Investing in Transformational Change
We are pleased to present the first Annual Report of the Laura and John Arnold Foundation (LJAF). This year marks a turning point for LJAF. We have achieved significant milestones in our core issue areas, and a critical mass of our projects has now moved from the concept stage to execution.
When we started the foundation in 2008, we knew we wanted to improve society in a substantive, lasting way. Since we were not starting with a particular issue (medical, social, cultural, or otherwise) as a natural focal point, we felt the freedom to select our issue areas with minimal bias. As to geography, we felt strongly from the outset that our work should be focused on the United States as a whole rather than exclusively on pre-decided cities, states, neighborhoods, or groups. And perhaps most importantly, we wished to attack systemic problems at their root, not just address the surface symptoms of underlying dysfunction.
As is true with many philanthropists, our journey began with investments in K-12 education, as we believe education is at the root of every social and economic problem this country faces. As we spent more time in the education field, our focus quickly turned to broader policy questions. We became interested in the consequences of a failing education system and, more broadly, in the government choices and policies that disproportionately affect the communities that are the system’s primary consumers. As we worked systematically through this process, we developed an investment practice that we would eventually apply to each successive issue area on which we would work. First, we survey all existing data and valid research. Second, we seek the most creative thinking and best advice from experts in the field. Third, we pilot positive disruptive models with concurrent credible testing to measure results. And finally, we make larger investments in larger scale roll-outs of now-proven interventions. This process has become the core of our internal culture and our external practice, and is reflected in every one of our issue areas today.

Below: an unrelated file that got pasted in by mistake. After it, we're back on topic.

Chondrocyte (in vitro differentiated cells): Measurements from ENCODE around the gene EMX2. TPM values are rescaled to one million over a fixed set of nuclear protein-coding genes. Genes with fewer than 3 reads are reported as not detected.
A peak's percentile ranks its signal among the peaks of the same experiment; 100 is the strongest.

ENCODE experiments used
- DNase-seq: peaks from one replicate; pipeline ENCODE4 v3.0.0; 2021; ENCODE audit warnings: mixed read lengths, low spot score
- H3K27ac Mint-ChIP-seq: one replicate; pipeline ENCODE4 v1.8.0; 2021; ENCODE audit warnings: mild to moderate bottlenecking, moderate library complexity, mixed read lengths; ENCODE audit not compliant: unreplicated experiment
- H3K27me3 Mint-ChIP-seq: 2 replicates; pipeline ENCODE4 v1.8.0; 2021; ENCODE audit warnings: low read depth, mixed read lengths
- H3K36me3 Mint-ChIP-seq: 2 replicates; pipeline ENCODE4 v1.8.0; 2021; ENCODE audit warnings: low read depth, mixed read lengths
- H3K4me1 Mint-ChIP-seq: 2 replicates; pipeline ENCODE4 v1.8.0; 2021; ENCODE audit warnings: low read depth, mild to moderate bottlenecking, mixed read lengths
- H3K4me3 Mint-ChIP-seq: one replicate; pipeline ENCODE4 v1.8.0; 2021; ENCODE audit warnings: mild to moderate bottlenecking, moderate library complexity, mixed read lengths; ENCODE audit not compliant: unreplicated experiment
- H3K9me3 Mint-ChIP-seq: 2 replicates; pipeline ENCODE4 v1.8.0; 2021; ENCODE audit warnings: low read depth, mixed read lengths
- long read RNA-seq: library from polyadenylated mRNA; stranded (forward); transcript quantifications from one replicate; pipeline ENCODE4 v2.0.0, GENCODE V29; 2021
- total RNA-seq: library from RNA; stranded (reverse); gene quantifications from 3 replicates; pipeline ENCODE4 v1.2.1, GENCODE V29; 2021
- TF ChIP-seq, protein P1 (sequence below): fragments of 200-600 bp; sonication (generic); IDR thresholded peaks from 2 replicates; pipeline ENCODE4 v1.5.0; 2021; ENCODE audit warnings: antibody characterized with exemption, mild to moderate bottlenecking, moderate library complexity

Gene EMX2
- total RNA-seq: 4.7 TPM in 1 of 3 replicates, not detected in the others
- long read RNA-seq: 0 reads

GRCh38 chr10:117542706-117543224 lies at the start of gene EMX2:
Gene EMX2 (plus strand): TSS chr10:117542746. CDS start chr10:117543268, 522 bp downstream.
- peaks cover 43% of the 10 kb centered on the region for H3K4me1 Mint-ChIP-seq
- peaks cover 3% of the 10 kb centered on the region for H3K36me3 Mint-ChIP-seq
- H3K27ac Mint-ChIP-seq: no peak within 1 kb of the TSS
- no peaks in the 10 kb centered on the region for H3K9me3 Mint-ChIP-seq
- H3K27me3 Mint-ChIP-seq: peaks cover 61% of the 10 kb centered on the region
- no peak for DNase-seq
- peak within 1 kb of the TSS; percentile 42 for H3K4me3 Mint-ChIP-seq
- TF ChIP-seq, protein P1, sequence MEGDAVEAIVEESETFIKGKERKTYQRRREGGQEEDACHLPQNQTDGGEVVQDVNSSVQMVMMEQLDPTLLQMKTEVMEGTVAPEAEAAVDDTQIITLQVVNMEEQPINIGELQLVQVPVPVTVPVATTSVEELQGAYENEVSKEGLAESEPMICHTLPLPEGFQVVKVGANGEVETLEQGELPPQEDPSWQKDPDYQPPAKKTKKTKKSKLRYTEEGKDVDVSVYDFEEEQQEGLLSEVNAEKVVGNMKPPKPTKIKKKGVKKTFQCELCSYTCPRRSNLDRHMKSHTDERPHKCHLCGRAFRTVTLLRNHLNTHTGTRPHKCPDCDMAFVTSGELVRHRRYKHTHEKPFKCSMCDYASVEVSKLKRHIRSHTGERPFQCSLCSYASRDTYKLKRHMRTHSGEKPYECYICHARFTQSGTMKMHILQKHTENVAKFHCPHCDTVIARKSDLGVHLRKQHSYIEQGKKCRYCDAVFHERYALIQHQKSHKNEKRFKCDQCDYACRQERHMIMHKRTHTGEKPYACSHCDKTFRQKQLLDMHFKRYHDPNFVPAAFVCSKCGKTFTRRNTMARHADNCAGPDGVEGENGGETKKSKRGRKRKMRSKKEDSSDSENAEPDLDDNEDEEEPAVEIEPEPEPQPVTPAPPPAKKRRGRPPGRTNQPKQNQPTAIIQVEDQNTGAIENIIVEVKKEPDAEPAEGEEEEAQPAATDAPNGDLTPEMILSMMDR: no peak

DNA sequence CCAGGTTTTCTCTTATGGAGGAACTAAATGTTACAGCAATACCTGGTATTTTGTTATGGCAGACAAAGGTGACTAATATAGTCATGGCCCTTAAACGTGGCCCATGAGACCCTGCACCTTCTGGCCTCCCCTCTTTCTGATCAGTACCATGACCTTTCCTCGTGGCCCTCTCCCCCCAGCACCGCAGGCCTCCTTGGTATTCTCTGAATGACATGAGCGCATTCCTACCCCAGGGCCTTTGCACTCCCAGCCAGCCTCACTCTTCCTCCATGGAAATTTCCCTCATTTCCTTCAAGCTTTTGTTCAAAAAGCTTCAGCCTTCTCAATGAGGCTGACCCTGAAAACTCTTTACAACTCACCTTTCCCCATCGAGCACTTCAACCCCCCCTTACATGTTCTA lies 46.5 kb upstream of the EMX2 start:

Our work this past year has fully blossomed in four major core issue areas—criminal justice, public accountability, research integrity, and education. In criminal justice, we have developed a best in class (and first of its kind) non-interview pretrial risk-assessment tool that can dramatically increase efficiency and fairness in the front end of the criminal justice system. In public accountability, we have added transparency to the conversations about fiscal sustainability and have advanced an emphasis on data- driven decision-making and innovative financing and efficacy testing of social impact interventions. In research integrity, we have seeded organizations that promote responsible, transparent, and replicable research. And in education, we continue to prove out the concept of a portfolio model of school governance and support technological advances in the classroom.
In other areas, we have begun to lay the groundwork for disruptive innovations that we are confident will contribute to sustainable and transformative change. Our team continues to pursue initiatives in a range of areas, from health care to investigative reporting, but always with a focus on data, outcomes, and rigorous analysis.
We expect that, in 2015, we will continue to replicate our data-driven approach in both our existing issue areas and in new areas of focus.
Laura and John Arnold